Unlike similar devices, VFO has decided to take a modular approach with selling the ElBraille. The ElBraille is just the computer dock for the Focus 14. If you currently own a Focus 14 and/or a JAWS license, you can use those. If not, you must buy the ElBraille at $1,795 and the display and JAWS separately at their regular prices. The price for the unit itself is rather high, especially when the hardware specifications of the device are taken into account. With an Intel Atom® processor and two gigabytes of RAM, the ElBraille is roughly comparable to budget friendly Windows tablets.

Physical Description

The ElBraille consists of two parts: the dock, which holds the processor, battery, and other internals; and a Focus 14 Blue Braille display. The dock consists of a tray with an open front end, which is also higher at the back. The Focus 14 is inserted into the ElBraille back end first. The USB cord is plugged into the left side, then the display is lowered until the hooks at the front edge engage with the slots in the bottom of the display. Along the left side are a micro-HDMI port and a slot for a SIM card to connect to an LTE network. The right side has a headphone jack, an SD card slot, a USB port, and the proprietary charging port. There is nothing on the back of the device. On the top left edge there is a power button, and behind that a cover over the Focus display’s USB port and power button. Behind the display on the top of the ElBraille are four buttons, with a volume rocker in between the second and third. From left to right, these buttons access the ElBraille menu, provide battery and network status, announce and display the time and date, and open the notes application. When connecting or removing the charger, the ElBraille plays an ascending or descending tone and also vibrates the device.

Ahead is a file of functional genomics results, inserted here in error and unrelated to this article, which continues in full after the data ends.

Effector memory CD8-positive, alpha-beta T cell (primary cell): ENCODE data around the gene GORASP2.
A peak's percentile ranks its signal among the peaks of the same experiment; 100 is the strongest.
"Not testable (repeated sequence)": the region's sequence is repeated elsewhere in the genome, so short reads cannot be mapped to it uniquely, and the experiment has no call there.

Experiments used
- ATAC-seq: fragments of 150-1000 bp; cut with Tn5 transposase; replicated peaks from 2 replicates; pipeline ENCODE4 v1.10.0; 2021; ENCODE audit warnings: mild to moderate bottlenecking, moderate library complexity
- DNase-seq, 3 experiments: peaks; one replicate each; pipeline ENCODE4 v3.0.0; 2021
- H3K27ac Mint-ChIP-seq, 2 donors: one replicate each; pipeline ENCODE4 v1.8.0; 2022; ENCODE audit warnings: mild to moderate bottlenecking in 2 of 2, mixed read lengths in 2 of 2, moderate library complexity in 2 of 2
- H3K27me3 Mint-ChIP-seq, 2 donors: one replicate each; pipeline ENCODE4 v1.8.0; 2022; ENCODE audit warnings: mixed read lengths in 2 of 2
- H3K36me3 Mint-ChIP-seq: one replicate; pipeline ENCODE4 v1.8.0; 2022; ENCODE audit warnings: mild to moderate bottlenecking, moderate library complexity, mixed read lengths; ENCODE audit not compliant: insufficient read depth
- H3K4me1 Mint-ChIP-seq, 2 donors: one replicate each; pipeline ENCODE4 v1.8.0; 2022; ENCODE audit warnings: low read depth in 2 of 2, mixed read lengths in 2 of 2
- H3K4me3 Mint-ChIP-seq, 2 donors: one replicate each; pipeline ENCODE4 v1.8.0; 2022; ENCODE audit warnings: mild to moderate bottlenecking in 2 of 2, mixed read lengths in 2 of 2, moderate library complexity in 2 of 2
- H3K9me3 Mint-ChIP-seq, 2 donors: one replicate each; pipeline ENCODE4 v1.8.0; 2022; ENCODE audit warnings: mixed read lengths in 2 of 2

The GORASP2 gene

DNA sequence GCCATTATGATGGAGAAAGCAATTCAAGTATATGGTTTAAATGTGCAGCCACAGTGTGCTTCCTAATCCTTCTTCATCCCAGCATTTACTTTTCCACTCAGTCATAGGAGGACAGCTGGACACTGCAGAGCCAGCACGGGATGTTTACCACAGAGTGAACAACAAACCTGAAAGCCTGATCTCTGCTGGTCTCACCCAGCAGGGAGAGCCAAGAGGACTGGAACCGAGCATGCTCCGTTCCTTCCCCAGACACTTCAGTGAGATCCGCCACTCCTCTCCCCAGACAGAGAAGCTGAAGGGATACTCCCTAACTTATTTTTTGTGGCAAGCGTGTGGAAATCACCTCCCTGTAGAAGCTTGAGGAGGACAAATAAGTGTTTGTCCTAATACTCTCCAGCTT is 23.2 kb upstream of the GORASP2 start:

ElBraille Custom Menus and Applications

The buttons on the back edge of the ElBraille provide access to a number of custom functions. Pressing the first button opens a menu with direct shortcuts to a number of programs including the calculator, Firefox, Skype, Balabolka book reader, a notes program, and Microsoft Office 365 (if installed). There is also a utilities menu which provides access to settings and documentation for the ElBraille. Pressing and holding the first button brings up a self-voicing menu where you can force restart JAWS or restart/shutdown the system. Pressing or double-pressing the second key once announces the battery or network status respectively, and the third key announces the time or date. The fourth key opens the ElNotes application, which allows for taking both text and voice notes, which can later be reviewed, and the text notes can be searched.